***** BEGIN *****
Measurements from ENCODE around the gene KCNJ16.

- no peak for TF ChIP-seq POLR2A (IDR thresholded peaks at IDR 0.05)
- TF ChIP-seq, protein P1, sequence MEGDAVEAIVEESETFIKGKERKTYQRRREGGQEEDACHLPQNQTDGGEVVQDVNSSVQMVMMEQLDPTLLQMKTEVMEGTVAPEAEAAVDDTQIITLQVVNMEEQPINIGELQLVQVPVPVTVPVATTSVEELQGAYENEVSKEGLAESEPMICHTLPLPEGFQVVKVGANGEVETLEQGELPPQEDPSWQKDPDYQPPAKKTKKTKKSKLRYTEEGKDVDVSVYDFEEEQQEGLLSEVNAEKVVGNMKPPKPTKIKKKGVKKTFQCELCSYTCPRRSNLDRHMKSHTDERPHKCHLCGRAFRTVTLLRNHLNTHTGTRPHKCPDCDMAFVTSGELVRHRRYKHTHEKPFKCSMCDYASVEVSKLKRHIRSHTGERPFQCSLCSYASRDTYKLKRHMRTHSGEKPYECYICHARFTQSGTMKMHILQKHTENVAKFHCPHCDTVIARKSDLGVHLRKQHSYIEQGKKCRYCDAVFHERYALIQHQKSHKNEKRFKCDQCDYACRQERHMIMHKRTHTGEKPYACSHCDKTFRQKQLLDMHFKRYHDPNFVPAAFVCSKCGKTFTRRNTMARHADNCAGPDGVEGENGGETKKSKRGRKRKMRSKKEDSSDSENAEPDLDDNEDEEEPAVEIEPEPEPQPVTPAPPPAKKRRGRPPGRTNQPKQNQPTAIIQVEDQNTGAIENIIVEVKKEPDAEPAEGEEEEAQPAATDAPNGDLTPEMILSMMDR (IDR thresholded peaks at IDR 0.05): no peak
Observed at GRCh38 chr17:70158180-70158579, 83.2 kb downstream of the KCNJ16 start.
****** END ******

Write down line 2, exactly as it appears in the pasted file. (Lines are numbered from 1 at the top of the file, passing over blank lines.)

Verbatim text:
- no peak for TF ChIP-seq POLR2A (IDR thresholded peaks at IDR 0.05)